Skip to comments.BLANKLEY: To re-empower our states (repeal the 17th Amendment)
Posted on 01/26/2010 4:11:17 AM PST by Tolerance Sucks Rocks
As I was preparing to write a column on the ludi -crous maligning of the Tea Party movement by liberals, Democrats and the mainstream media (which I hope to write next week instead) I started thinking about one of the key objectives of the Tea Party people - the strict enforcement of the 10th Amendment ("The powers not delegated to the United States by the Constitution, nor prohibited by it to the States, are reserved to the States respectively, or to the people.").
As an early-1960s-vintage member of the then-new conservative movement, I remember us focusing on the 10th Amendment during the 1964 Goldwater campaign. It has been a staple of conservative thought, and the continued dormancy of 10th Amendment enforcement has been one of the failures of our now half-century-old movement.
But just as the Tea Party movement seems in so many ways to represent the 2.0 version of our movement, so I again thought about the 10th Amendment anew. After about 10 seconds' thought, it struck me that the best way to revive the 10th Amendment is to repeal the 17th Amendment - which changes the first paragraph of Article I, Section 3 of the Constitution to provide that each state's senators are to be "elected by the people thereof" rather than being "chosen by the Legislature thereof."(As I Googled the topic, I found out that Ron Paul and others have been talking about this for years. It may be the only subject that could be proposed and ratified at a constitutional convention with three-fourths of the state legislatures.)
(Excerpt) Read more at washingtontimes.com ...
I can’t even begin to conceive of the howls of outrage if this were to be seriously proposed. At a time when the Electoral College is under attack for not being “democratic” I don’t see how this could get any traction. Anywhere.
Sad but true. We’re fortunate to still have the electoral college. I shudder to think what this country would be like without it.
I’ve been saying similar things to what Tony Blankley said in this article for years. The 16th and 17th amendment are two of the most egregious amendments there are. They both need to be repealed. He rightly points out that this erosion started in the Civil War.
Where I disagree with him is when he contends that the federal government does not have the duty to protect our civil or natural rights. These rights come from our creator and the federal government has two duties in regards to it. One is to enumerate them so that everyone knows their natural rights, hence the BOR. The other is to protect it’s citizens against the abuse of our natural rights. If the state will not do that (as in the case of the Southern States during reconstruction), then I believe it is the duty of the Federal government to step in and protect our natural rights. Some of the first gun control laws were those enacted as part of the “Black Codes” after the Civil war designed to keep blacks as quasi slaves.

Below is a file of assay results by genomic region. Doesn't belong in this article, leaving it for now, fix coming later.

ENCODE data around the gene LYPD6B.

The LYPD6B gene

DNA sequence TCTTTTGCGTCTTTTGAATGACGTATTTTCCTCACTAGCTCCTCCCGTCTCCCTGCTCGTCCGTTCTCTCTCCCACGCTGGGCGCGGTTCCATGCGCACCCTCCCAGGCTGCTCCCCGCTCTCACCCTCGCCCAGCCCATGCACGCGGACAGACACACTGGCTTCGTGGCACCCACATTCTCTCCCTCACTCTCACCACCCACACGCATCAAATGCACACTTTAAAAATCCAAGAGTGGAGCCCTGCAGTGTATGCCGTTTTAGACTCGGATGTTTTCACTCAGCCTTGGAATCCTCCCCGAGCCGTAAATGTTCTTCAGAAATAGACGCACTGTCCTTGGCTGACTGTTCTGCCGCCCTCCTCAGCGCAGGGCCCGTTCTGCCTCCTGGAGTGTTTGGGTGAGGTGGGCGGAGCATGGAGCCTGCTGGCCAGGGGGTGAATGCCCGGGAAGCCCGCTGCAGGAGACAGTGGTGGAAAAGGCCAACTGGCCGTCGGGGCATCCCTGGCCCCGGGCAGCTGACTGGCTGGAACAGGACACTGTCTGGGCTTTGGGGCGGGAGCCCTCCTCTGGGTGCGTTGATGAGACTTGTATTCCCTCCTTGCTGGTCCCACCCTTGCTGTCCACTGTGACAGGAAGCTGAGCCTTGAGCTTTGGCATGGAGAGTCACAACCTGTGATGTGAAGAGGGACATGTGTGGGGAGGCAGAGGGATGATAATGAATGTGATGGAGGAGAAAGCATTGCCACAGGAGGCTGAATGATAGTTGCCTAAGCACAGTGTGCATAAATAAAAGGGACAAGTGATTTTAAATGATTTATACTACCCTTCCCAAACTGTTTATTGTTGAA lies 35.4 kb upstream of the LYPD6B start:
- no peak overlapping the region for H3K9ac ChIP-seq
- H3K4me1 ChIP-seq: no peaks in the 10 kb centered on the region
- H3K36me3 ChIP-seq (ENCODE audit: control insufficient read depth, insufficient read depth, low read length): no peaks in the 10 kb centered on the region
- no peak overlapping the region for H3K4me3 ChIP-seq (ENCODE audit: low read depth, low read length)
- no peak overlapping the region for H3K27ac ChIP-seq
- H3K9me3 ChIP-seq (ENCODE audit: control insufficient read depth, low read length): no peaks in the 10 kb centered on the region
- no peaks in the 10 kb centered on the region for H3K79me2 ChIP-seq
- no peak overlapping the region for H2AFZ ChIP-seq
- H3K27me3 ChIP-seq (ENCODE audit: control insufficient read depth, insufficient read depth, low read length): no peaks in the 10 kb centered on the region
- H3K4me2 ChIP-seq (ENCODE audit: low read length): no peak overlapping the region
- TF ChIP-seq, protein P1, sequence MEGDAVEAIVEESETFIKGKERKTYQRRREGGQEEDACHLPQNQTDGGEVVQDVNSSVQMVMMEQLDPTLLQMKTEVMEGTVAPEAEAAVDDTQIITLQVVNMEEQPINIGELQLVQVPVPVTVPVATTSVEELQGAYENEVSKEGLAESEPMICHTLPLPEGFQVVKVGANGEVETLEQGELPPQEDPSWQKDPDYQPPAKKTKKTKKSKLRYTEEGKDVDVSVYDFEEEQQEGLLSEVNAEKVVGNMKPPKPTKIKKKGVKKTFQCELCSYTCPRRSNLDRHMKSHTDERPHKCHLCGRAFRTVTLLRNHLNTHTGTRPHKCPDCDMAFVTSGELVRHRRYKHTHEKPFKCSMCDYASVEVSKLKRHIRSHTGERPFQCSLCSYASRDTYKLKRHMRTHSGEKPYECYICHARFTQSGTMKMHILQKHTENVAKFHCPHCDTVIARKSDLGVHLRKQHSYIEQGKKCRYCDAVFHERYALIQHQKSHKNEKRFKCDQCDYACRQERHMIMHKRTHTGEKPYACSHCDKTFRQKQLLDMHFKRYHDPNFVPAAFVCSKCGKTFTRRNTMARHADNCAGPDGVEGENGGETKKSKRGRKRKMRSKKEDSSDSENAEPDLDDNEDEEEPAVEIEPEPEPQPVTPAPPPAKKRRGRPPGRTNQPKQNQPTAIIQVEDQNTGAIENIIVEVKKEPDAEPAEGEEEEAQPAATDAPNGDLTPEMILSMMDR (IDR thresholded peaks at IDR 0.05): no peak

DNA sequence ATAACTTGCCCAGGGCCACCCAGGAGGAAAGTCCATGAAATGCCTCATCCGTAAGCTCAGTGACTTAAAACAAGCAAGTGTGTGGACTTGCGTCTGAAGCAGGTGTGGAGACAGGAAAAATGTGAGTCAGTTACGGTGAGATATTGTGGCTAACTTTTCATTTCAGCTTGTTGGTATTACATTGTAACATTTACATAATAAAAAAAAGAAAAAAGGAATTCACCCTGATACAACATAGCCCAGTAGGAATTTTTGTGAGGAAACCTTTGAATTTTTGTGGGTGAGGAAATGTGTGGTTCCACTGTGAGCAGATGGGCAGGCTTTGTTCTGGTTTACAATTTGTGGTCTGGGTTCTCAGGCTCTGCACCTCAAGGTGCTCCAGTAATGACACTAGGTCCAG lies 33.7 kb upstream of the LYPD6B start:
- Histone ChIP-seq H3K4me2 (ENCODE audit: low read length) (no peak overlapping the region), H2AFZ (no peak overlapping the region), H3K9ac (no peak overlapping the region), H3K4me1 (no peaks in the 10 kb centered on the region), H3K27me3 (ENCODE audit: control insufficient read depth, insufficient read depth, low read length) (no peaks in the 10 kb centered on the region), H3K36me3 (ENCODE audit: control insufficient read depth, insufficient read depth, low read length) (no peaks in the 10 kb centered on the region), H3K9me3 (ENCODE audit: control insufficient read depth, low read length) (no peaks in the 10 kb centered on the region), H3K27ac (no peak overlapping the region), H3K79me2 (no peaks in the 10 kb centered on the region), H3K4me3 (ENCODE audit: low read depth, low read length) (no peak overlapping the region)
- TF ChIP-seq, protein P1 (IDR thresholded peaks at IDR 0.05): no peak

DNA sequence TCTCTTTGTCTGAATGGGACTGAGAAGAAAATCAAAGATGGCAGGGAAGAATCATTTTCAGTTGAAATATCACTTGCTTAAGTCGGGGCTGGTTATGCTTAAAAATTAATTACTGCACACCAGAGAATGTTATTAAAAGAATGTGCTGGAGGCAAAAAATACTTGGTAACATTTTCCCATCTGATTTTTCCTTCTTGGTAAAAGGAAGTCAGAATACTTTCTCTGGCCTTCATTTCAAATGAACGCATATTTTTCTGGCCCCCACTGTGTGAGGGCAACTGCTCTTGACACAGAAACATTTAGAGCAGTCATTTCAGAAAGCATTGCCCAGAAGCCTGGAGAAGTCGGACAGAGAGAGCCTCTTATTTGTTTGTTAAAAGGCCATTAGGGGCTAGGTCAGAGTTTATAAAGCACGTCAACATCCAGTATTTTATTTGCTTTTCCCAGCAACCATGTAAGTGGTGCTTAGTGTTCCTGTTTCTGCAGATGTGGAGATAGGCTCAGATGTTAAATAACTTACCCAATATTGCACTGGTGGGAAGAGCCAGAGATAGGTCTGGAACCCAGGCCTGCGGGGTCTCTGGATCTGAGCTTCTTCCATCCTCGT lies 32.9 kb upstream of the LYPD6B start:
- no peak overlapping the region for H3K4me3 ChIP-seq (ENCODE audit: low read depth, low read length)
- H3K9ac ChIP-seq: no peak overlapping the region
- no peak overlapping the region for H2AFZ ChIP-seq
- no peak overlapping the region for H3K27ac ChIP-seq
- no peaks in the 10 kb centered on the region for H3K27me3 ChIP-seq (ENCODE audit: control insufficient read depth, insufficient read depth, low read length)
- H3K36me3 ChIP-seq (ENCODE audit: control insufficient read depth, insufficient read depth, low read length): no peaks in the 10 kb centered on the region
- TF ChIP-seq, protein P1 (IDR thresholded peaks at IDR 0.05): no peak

The problem is that the true genius of our system of government, the checks and balances everywhere is not properly taught in our schools or properly understood by our citizenry. I think Ben Franklin said it best in regards to this subject. Democracy is two wolves and a lamb deciding whats for dinner. Republicanism is a well armed lamb contesting the vote.
You might be surprised. I don’t know anyone who does not support this idea, although I confess that there a lot of people I don’t know.
Still, there is - to my knowledge - a solid constituency to push this along.
Anything that will give politicians more power, in this case state legislators, will be pursued, cheered and embraced. This would be good for our individual liberties. Traction? Hell, the state legislatures will grease the skids.
And your inference that the statists will howl and gnash their teeth is correct. They represent 20% or less of the population. So, yeh, it would take much work and we’d need to fight their over-sized megaphone represented by the propaganda press. But overall, I believe it’s a winner and a fait accompli once the general population is properly educated.
The 10th amendment movement is picking up steam in state legislatures all across the country. Now is the time to start pursuing this.
I’m all for it. The Tea Parties in VA are solidly behind the 10th Amendment initiative, which I believe just made it out of committee in our State Senate. Repeal of the 17th Amendment is another worthy target.
Is Tony aware that if the 17th were repealed, you’d have nearly half the states (or more) in the country that would never elect a Republican Senator again because of permanent and obscenely Democrat majorities ? If the profoundly corrupt MA legislature elected Senators, Marcia (sic) Coakley would’ve beaten Scott Brown by a 90%-10% margin. Even in my state of TN, no Republican would’ve been elected to the Senate until this past year (since Reconstruction, 140 years).
Ever seen the movie Idiocracy?
Post #15. The legislatures would be electing them, an incredibly horrible idea.
It took decades to repeal prohibition - not surprising given that the Founders deliberately instituted mechanisms that were slow and cumbersome.
I think it’s a great idea, and have from the time I first found out the original design the Constitution laid out for membership in the Senate. And if others think it would help at least in some degree to return the balance of power between the individual states and the feds, they should start laying the groundwork for a repeal movement now (primarily education at this point), because it will be a long march.